Writing a letter to your confirmation candidate

It seems that one of the biggest events in confirmation preparation in this country is the letters of support to be given to the confirmation candidates during their mandatory retreats.

I have three such letters saved on this blog:

Confirmation letter to my daughterConfirmation letter to my fourth sonConfirmation letter to to my third son
I've asked my children what they remember about the letter they got from me and their dad, and also what they remembered about the letters they received. 
The answer was not much, or at least nothing specific. In general they were happy to have gotten a bag full of letters and there was a sense of feeling loved and supported. I guess that's the main thing - for them to have a sense that this is an important step in their spiritual growth, and that people they know, love and respect have taken the time out of their lives to let them know that! So here are some tips on procuring and writing letters for young confirmation candidates. Start thinkin…

My Daily Domestic Clips 10/16/2010 (p.m.)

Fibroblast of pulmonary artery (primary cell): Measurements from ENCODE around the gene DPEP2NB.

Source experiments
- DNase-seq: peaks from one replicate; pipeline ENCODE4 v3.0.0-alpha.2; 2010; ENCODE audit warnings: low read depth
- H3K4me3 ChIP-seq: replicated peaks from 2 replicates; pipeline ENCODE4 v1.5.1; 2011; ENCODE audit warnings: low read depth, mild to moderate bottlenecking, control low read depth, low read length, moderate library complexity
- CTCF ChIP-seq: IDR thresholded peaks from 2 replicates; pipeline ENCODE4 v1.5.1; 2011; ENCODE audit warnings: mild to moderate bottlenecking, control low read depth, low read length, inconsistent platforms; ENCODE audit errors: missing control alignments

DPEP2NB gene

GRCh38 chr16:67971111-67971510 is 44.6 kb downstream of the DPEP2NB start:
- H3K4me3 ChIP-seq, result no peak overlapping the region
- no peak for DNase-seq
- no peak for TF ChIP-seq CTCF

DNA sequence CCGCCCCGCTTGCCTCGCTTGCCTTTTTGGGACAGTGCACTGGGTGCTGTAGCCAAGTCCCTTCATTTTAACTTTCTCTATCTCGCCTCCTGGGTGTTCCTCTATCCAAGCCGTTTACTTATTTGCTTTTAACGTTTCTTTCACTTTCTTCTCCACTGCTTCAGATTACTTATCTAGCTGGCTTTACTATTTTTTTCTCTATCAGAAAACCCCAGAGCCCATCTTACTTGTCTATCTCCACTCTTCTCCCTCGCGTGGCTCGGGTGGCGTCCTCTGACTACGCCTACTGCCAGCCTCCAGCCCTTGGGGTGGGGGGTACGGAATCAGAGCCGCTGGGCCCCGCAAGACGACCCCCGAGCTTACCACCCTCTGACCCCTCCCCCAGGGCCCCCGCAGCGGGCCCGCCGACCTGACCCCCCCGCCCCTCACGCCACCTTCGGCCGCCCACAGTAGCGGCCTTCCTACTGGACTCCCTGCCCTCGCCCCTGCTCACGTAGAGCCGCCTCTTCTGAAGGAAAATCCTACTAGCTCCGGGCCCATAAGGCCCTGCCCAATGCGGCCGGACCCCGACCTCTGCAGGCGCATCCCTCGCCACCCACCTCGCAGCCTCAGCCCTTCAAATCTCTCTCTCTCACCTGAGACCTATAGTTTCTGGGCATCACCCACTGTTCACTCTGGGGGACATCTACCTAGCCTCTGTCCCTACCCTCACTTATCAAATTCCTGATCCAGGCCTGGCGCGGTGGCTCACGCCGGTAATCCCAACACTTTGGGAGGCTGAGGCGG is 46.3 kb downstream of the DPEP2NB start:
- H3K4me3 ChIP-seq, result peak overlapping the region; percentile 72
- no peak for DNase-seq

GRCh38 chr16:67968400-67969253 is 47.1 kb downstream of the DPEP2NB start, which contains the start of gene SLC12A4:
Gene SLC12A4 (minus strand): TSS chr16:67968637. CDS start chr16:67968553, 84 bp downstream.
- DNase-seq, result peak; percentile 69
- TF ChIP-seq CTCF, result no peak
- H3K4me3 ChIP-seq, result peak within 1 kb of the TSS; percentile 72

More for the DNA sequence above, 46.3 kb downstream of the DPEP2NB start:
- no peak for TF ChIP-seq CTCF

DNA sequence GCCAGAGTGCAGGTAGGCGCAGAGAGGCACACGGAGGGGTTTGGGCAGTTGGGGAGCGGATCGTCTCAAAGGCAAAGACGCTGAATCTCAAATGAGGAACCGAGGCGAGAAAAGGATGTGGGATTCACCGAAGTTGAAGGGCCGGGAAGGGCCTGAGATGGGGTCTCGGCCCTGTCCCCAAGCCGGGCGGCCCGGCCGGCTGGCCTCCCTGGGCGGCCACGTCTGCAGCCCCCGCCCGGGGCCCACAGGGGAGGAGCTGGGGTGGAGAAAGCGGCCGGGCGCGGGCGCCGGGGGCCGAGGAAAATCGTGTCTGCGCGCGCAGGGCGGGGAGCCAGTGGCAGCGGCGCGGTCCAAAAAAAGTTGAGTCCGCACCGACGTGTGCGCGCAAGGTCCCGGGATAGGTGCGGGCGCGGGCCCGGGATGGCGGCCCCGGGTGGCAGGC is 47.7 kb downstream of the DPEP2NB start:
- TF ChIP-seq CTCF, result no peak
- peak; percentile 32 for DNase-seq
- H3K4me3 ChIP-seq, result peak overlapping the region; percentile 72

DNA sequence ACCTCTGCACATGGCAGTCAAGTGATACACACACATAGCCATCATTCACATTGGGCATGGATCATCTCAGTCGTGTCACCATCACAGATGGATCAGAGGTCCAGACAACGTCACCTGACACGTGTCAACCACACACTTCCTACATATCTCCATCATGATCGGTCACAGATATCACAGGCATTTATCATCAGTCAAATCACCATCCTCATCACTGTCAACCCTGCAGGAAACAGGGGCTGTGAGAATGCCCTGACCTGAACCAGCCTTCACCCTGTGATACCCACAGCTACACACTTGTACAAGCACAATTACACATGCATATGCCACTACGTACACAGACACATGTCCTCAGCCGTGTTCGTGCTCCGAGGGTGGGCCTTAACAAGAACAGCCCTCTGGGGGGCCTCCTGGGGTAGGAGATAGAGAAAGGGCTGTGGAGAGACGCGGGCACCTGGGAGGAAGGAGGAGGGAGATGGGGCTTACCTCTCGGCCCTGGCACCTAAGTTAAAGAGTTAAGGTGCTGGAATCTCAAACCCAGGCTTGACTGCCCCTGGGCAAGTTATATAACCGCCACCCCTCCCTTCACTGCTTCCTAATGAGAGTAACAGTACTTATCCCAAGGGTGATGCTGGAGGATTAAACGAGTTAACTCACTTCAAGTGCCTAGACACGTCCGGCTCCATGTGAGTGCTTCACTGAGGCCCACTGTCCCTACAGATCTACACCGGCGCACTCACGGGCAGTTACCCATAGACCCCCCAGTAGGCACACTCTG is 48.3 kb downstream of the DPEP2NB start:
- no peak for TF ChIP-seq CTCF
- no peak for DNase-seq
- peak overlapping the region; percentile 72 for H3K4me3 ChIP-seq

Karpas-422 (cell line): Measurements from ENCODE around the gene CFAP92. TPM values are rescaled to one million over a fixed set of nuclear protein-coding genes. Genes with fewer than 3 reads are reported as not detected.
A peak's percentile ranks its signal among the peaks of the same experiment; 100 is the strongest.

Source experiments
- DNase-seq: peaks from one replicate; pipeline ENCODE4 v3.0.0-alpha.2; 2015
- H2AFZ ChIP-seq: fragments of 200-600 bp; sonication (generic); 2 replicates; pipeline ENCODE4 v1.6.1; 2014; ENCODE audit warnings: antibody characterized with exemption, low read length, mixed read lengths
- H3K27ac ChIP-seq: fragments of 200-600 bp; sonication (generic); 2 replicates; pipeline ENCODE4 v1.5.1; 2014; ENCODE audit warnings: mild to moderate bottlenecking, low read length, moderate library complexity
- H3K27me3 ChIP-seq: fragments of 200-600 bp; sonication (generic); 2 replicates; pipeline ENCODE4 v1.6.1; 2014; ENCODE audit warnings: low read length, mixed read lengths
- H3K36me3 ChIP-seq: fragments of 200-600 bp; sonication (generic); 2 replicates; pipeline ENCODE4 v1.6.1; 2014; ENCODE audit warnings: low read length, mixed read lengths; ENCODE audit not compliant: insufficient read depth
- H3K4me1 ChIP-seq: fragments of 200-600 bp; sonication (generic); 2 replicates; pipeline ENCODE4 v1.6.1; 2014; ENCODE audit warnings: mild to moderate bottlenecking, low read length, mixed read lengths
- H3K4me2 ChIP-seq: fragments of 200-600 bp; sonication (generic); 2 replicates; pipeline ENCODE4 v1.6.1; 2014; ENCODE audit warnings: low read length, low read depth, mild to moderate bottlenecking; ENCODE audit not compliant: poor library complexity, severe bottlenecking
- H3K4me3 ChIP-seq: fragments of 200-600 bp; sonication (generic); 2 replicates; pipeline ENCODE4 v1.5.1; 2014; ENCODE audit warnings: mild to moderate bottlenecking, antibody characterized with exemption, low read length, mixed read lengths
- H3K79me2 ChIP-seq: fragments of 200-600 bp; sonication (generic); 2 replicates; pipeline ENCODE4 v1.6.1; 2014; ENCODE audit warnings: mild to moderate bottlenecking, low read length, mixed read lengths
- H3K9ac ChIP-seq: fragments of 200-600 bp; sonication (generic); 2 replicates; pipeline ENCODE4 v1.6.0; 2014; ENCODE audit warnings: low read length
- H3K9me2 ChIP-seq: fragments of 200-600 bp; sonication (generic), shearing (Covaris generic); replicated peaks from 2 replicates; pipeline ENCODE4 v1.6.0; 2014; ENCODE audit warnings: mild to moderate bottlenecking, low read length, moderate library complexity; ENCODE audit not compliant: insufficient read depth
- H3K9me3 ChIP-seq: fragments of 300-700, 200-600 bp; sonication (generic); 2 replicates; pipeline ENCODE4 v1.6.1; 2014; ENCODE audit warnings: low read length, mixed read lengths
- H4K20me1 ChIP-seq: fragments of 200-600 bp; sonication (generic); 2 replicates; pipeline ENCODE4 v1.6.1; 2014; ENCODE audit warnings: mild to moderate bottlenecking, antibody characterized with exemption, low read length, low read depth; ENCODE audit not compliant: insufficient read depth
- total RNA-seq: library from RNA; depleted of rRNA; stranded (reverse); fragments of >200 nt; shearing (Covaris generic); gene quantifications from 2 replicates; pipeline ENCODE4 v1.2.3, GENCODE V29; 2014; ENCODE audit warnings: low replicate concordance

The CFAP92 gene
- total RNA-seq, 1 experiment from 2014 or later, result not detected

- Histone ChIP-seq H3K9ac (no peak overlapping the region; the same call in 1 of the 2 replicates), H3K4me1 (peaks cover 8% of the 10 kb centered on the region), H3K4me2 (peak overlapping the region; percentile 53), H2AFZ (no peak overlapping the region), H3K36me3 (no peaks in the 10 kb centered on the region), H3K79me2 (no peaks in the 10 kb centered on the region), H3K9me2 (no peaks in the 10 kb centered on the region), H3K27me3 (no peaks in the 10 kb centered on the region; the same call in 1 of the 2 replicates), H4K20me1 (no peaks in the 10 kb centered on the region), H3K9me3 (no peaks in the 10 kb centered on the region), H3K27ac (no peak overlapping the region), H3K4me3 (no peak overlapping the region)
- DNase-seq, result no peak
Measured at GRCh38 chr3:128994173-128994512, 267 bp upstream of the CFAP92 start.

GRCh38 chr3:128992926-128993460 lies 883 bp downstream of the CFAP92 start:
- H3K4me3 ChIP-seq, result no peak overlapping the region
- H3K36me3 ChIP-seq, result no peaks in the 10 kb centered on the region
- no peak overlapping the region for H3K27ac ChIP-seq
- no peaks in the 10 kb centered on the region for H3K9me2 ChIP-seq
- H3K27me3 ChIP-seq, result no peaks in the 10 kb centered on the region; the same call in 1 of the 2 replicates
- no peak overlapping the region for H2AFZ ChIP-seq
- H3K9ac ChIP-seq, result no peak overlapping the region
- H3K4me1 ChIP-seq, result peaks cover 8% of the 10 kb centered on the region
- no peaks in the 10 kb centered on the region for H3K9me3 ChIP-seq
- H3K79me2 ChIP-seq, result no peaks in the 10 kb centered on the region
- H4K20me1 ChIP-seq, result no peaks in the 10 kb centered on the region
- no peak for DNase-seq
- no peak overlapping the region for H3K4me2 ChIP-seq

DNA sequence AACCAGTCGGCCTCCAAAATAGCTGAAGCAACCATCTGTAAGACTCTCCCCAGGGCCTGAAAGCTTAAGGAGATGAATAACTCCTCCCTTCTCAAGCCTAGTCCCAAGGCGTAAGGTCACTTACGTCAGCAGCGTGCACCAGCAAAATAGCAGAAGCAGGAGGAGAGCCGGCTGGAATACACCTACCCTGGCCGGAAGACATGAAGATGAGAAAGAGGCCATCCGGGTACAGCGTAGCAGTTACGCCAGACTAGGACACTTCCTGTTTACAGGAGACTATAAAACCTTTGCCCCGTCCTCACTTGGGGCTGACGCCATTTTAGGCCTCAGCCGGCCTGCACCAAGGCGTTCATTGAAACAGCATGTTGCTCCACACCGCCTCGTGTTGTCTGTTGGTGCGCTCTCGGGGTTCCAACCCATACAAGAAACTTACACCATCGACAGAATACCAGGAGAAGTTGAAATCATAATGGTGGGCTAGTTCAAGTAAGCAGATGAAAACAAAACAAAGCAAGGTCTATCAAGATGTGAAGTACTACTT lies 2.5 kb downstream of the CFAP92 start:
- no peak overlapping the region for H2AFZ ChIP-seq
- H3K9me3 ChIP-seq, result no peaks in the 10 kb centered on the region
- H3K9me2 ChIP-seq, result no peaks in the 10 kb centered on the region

• tags: abortion Catholic prolife

    • An April 2010 research study showed impressive survival rates for pregnant
      mothers with pulmonary hypertension. This was achieved by combining
      multi-specialty collaboration with planned and managed delivery. The results,
      published in the British Journal of Obstetrics and Gynecology (BJOG), indicated
      that all nine of the patients in the small study group survived along with their
      unborn children.

    • As the fire pulses dangerously around them, it becomes apparent that the only
      way the firefighters might be able to quickly pass would be to take a saw and
      cut the body of the collapsed man into pieces, causing his death, and then pull
      out sections of his body until a passage large enough for them to pass through
      had been opened up. Clearly, the firefighters would be obligated to try
      everything else to save the child and the collapsed man (shifting his body this
      way or that, trying to rouse him from his unconsciousness, etc.) but they could
      never choose to directly kill him by cutting up his body, even for the very good
      reason of gaining access to the next floor and saving the trapped child.

      This example points towards an old adage sometimes cited by
      moralists: Better two deaths than one murder. Some might say
      that  “murder” would not fit here, given that the term generally connotes a
      callous, wanton, and premeditated act of killing, instead of an urgent,
      emotional and difficult decision in the face of few or no alternatives. But even
      the strongest emotion and the greatest difficulties surrounding such cases must
      be focused through the lens of a similar affirmation: Better two deaths than
      the direct taking of an innocent life

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